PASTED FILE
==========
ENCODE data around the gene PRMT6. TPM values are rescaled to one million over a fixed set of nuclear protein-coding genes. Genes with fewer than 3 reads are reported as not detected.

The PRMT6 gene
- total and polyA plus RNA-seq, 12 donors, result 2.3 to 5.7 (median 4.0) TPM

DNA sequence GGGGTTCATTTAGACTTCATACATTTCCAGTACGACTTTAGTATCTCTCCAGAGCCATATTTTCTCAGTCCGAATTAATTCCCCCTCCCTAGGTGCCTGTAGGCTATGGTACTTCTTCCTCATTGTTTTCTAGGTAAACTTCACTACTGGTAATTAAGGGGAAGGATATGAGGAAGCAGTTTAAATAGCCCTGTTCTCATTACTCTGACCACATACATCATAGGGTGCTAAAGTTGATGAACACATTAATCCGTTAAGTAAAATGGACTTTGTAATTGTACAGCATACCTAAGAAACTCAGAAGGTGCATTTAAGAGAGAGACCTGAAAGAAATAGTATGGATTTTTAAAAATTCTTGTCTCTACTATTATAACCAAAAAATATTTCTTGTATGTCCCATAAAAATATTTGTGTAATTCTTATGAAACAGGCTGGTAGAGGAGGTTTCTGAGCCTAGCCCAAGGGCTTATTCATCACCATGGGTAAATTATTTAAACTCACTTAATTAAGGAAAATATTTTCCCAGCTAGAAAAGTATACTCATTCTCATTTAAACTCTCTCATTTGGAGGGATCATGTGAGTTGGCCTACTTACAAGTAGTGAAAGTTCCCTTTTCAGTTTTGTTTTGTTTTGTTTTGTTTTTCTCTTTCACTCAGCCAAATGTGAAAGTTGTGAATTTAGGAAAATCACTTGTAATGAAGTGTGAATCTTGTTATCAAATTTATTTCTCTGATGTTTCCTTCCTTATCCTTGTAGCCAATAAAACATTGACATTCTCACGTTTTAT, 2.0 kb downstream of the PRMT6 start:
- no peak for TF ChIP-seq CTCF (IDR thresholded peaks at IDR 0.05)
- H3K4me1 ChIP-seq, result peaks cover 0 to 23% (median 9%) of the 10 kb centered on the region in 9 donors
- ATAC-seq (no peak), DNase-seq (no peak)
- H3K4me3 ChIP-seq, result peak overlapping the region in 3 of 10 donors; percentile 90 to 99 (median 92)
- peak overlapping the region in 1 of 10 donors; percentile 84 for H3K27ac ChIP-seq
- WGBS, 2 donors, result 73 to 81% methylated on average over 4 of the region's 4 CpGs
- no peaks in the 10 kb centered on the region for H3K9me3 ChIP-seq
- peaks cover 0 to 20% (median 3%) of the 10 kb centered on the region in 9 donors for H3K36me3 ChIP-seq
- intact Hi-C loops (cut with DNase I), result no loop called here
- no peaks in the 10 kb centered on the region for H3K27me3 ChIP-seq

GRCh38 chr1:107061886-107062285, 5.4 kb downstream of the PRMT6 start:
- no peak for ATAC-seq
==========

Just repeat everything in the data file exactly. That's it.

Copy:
ENCODE data around the gene PRMT6. TPM values are rescaled to one million over a fixed set of nuclear protein-coding genes. Genes with fewer than 3 reads are reported as not detected.

The PRMT6 gene
- total and polyA plus RNA-seq, 12 donors, result 2.3 to 5.7 (median 4.0) TPM

DNA sequence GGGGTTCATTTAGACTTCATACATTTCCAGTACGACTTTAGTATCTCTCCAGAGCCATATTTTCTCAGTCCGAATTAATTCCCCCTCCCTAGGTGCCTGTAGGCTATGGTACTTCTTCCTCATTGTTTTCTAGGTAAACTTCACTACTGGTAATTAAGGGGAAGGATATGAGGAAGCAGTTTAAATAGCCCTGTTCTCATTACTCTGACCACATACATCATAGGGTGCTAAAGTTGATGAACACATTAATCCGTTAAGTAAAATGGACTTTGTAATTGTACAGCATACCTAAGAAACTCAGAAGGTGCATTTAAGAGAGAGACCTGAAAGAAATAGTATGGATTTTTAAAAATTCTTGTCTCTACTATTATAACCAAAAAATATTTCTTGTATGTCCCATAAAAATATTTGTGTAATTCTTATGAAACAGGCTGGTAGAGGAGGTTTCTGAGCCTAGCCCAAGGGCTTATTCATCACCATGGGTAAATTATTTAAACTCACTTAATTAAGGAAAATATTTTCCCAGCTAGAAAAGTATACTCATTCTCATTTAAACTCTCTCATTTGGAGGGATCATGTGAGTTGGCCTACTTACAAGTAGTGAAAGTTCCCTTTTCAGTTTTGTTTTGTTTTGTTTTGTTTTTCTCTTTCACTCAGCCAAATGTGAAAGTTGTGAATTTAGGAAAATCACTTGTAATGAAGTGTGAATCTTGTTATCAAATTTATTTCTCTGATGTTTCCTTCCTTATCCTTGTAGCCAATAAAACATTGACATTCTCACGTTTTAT, 2.0 kb downstream of the PRMT6 start:
- no peak for TF ChIP-seq CTCF (IDR thresholded peaks at IDR 0.05)
- H3K4me1 ChIP-seq, result peaks cover 0 to 23% (median 9%) of the 10 kb centered on the region in 9 donors
- ATAC-seq (no peak), DNase-seq (no peak)
- H3K4me3 ChIP-seq, result peak overlapping the region in 3 of 10 donors; percentile 90 to 99 (median 92)
- peak overlapping the region in 1 of 10 donors; percentile 84 for H3K27ac ChIP-seq
- WGBS, 2 donors, result 73 to 81% methylated on average over 4 of the region's 4 CpGs
- no peaks in the 10 kb centered on the region for H3K9me3 ChIP-seq
- peaks cover 0 to 20% (median 3%) of the 10 kb centered on the region in 9 donors for H3K36me3 ChIP-seq
- intact Hi-C loops (cut with DNase I), result no loop called here
- no peaks in the 10 kb centered on the region for H3K27me3 ChIP-seq

GRCh38 chr1:107061886-107062285, 5.4 kb downstream of the PRMT6 start:
- no peak for ATAC-seq